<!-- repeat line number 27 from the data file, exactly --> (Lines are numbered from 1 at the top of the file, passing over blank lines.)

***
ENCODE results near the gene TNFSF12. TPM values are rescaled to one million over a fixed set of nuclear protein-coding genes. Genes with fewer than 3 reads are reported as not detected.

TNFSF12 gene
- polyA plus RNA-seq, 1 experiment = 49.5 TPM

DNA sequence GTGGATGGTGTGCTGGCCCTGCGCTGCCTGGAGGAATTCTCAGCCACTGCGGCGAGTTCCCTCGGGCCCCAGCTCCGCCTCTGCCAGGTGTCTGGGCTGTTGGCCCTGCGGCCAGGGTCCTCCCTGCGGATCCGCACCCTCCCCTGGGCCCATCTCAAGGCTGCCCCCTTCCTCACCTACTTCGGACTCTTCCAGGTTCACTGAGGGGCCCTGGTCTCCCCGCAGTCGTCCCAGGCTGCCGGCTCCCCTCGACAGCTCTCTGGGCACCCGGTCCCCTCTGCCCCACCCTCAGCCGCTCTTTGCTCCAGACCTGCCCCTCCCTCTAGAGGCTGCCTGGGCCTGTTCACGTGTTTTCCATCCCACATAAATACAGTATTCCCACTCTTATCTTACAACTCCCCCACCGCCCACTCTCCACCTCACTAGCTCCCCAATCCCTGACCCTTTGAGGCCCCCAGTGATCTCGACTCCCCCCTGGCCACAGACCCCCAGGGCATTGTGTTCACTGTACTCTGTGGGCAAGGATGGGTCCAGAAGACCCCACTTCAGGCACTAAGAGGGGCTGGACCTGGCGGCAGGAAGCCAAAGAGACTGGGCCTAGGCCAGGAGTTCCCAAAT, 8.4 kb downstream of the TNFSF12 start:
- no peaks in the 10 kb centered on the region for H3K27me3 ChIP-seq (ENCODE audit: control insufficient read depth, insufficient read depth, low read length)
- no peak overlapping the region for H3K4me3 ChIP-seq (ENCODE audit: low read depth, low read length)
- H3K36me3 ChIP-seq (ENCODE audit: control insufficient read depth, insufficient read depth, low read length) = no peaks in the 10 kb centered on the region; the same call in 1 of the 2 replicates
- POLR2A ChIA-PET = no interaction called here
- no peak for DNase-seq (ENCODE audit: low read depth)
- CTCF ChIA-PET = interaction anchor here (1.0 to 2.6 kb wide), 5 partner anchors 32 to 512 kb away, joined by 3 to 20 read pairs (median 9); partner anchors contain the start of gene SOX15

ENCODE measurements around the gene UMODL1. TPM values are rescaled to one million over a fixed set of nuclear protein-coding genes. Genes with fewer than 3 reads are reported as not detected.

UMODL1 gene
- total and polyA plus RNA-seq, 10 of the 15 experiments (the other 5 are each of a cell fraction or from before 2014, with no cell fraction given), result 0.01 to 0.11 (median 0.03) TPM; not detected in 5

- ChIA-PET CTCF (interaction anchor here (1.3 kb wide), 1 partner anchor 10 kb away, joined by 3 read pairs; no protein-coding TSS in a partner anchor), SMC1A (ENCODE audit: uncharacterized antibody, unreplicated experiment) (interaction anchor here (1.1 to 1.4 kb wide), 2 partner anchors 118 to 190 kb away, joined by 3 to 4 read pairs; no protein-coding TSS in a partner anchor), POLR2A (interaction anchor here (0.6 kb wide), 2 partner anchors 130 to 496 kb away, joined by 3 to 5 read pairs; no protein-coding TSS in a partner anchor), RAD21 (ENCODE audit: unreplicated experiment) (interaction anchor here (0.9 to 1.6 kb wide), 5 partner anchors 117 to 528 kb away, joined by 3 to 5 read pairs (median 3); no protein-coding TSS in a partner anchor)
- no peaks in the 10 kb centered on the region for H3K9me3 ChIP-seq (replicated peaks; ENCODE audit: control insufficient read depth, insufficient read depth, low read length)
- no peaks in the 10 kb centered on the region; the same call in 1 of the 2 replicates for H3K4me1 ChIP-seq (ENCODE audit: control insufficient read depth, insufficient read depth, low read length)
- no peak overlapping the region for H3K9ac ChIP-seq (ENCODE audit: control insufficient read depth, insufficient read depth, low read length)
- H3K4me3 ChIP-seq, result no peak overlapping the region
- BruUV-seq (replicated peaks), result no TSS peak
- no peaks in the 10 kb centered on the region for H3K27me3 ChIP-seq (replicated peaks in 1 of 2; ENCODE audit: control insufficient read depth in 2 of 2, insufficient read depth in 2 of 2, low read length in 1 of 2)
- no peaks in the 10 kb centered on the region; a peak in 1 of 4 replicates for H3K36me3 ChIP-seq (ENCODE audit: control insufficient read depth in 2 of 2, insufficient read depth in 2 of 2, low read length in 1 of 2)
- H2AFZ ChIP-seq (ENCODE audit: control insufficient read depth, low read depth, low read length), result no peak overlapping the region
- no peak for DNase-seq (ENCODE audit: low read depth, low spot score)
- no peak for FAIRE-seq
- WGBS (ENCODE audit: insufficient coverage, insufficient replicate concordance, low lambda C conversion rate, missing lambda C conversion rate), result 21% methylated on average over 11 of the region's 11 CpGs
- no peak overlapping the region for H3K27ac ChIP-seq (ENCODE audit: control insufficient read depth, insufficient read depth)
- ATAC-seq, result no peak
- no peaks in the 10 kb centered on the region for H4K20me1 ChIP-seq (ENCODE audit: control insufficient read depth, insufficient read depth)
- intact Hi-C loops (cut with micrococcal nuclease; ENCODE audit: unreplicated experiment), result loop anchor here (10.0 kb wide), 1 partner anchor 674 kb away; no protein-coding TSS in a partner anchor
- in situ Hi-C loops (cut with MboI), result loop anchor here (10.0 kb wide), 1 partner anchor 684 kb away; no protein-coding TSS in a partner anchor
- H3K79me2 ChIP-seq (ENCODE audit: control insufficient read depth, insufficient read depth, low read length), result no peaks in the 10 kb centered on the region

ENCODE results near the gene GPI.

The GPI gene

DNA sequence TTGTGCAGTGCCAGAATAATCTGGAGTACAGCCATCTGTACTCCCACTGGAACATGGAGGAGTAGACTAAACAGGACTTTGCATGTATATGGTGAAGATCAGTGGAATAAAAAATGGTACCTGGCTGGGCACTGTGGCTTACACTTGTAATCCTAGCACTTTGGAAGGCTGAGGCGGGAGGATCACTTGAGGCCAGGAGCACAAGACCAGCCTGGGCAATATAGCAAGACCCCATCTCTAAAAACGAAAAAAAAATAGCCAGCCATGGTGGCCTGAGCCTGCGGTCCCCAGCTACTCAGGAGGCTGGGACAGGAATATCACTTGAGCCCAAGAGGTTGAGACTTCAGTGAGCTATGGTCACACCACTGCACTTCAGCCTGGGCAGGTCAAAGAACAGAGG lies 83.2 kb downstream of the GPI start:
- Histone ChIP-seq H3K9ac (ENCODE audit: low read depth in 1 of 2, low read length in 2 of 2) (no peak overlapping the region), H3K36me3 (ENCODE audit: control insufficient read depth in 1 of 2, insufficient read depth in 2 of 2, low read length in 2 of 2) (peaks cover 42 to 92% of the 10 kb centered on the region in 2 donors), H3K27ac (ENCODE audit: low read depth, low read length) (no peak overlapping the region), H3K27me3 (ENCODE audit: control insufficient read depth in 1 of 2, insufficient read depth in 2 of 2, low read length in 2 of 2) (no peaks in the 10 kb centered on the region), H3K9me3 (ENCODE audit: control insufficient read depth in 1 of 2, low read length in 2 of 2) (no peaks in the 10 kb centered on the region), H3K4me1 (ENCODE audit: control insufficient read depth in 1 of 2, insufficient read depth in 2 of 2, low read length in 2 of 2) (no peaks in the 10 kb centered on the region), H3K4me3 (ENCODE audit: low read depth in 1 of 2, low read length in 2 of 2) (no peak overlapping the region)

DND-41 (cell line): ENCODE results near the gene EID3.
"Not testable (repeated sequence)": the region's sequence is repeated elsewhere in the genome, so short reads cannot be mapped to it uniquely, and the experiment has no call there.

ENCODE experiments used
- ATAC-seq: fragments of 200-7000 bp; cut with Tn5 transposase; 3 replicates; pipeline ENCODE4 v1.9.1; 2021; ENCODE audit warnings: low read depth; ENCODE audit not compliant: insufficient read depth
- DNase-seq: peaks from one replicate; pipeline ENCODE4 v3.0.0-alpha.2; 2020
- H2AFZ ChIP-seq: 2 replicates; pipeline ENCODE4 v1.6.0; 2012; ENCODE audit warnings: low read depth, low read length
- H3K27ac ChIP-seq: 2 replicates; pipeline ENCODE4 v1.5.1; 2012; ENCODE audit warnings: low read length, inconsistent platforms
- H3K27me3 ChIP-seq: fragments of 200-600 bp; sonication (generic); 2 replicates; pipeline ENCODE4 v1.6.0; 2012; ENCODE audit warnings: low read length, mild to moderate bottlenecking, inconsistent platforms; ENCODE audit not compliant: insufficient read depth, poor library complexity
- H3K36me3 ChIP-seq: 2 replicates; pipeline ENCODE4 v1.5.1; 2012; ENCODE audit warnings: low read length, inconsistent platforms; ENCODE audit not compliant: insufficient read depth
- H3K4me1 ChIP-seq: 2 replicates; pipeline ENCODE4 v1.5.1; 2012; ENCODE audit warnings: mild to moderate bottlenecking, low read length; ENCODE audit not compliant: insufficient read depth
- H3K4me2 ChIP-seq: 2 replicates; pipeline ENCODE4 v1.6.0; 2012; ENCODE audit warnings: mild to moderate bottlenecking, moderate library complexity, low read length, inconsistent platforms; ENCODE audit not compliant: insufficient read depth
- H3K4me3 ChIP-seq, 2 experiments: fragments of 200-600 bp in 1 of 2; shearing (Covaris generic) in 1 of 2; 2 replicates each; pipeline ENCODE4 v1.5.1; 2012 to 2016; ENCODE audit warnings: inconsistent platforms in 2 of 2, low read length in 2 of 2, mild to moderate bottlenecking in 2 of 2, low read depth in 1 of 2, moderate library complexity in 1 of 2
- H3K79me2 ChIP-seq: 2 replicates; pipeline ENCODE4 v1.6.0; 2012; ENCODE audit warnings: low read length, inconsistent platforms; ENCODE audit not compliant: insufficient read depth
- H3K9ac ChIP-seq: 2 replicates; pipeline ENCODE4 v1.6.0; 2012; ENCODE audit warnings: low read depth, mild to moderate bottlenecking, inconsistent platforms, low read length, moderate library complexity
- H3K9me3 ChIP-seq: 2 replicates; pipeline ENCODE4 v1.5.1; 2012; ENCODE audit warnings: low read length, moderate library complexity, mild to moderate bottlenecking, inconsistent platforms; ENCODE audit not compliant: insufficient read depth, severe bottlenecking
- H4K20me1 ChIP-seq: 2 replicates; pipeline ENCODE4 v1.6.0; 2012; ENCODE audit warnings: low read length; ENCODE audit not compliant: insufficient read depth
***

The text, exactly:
- ATAC-seq, result no peak